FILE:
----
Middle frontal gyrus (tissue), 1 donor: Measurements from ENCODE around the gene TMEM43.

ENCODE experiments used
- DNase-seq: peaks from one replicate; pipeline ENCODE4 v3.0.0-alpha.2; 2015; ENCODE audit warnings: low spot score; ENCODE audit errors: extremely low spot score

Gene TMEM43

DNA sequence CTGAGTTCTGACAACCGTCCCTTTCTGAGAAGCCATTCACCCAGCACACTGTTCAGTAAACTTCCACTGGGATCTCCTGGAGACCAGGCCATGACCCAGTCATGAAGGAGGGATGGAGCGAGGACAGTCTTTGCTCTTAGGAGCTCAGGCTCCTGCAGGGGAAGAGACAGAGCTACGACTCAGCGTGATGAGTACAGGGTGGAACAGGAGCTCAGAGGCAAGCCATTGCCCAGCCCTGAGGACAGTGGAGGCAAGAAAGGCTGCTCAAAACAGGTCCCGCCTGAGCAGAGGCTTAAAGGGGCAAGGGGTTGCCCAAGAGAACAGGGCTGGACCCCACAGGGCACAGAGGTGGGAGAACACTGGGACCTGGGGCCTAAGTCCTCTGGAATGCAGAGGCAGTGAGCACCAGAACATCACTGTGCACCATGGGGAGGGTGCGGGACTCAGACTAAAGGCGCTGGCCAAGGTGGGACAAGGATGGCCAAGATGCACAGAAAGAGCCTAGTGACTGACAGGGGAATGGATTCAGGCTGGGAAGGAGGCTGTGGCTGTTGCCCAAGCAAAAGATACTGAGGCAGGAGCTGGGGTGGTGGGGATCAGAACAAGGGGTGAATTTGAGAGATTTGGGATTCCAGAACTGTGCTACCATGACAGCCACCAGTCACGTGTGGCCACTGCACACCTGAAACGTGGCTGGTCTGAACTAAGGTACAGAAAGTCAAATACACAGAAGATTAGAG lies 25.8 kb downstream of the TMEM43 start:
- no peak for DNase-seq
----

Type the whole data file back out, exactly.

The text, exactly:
Middle frontal gyrus (tissue), 1 donor: Measurements from ENCODE around the gene TMEM43.

ENCODE experiments used
- DNase-seq: peaks from one replicate; pipeline ENCODE4 v3.0.0-alpha.2; 2015; ENCODE audit warnings: low spot score; ENCODE audit errors: extremely low spot score

Gene TMEM43

DNA sequence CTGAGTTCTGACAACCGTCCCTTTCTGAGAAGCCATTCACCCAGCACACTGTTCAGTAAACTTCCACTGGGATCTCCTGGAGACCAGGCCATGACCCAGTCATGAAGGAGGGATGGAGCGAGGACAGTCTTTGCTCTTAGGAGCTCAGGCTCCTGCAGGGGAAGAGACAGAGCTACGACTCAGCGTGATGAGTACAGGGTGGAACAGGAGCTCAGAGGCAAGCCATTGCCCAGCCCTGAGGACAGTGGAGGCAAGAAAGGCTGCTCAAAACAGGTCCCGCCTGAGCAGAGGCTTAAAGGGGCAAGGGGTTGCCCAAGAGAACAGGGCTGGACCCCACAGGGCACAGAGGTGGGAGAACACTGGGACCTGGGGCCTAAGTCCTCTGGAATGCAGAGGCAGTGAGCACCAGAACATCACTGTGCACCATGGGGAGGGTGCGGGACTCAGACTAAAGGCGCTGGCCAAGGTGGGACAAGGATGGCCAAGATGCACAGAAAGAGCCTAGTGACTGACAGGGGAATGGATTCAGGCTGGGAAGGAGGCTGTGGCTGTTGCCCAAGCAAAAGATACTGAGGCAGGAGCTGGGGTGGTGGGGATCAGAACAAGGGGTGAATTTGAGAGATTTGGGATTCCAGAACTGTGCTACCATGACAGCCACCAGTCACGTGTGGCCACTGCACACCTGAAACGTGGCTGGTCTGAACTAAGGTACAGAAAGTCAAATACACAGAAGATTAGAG lies 25.8 kb downstream of the TMEM43 start:
- no peak for DNase-seq